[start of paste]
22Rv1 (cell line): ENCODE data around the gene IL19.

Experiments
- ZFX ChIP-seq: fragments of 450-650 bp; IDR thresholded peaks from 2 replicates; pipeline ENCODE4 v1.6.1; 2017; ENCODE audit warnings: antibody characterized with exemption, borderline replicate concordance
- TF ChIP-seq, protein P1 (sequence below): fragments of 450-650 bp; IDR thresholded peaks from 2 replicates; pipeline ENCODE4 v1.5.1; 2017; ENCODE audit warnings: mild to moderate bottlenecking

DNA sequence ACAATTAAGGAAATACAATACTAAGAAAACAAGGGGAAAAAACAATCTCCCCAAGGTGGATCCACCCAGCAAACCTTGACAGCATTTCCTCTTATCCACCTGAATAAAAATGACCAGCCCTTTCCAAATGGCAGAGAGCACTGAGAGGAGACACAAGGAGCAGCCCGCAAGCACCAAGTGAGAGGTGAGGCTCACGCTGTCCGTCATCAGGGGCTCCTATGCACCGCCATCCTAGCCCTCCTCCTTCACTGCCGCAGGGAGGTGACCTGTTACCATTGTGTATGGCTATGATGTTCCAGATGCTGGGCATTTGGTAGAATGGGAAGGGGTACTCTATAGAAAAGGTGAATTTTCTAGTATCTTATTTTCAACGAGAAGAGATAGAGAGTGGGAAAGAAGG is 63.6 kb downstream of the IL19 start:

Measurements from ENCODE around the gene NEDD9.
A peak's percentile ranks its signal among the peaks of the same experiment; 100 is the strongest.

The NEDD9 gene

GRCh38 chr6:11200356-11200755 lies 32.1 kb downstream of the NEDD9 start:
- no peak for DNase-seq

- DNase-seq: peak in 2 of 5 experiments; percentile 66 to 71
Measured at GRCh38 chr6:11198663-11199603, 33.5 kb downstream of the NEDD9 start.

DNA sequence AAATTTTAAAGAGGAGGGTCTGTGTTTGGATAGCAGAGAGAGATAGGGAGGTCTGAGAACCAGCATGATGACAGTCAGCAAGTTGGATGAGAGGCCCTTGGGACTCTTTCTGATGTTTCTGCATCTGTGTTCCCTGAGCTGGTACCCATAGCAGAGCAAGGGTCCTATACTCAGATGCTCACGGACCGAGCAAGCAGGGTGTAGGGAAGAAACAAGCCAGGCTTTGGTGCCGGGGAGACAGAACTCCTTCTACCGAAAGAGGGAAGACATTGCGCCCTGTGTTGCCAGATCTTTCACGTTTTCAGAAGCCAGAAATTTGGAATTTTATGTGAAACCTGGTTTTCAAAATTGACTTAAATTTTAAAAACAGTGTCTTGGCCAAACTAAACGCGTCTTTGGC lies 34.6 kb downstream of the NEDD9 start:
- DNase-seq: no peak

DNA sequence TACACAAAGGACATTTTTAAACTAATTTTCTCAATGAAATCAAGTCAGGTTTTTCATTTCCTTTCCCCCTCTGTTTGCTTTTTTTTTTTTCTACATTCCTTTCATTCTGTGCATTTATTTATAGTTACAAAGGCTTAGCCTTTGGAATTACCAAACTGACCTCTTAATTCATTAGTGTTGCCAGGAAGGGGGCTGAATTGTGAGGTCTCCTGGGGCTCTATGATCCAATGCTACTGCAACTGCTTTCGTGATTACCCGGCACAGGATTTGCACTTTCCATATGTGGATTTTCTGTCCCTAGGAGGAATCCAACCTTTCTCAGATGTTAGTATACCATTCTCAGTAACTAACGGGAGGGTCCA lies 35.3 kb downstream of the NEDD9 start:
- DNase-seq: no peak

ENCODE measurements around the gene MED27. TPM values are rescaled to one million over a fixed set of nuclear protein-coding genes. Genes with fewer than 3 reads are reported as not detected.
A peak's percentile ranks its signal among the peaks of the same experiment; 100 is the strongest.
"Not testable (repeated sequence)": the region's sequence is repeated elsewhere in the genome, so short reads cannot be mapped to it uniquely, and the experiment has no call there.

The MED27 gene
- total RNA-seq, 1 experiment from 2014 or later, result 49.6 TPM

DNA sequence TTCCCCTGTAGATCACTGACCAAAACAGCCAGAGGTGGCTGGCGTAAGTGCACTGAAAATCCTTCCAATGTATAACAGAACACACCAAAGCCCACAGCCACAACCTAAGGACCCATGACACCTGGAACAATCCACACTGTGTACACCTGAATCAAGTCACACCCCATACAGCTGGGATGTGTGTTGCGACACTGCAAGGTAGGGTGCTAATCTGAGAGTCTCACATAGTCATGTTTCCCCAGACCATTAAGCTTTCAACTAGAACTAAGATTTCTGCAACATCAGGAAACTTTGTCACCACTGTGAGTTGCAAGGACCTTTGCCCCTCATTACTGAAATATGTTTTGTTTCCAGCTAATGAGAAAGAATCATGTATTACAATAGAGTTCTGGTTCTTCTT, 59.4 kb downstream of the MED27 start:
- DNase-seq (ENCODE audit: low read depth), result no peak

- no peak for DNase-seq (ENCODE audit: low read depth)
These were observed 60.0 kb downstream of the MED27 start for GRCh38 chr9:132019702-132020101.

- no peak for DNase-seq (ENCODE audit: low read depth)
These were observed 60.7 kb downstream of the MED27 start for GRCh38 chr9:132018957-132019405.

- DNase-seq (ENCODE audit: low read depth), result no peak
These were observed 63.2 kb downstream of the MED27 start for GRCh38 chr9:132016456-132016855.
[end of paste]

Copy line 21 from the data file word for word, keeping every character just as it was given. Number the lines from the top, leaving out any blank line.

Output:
- total RNA-seq, 1 experiment from 2014 or later, result 49.6 TPM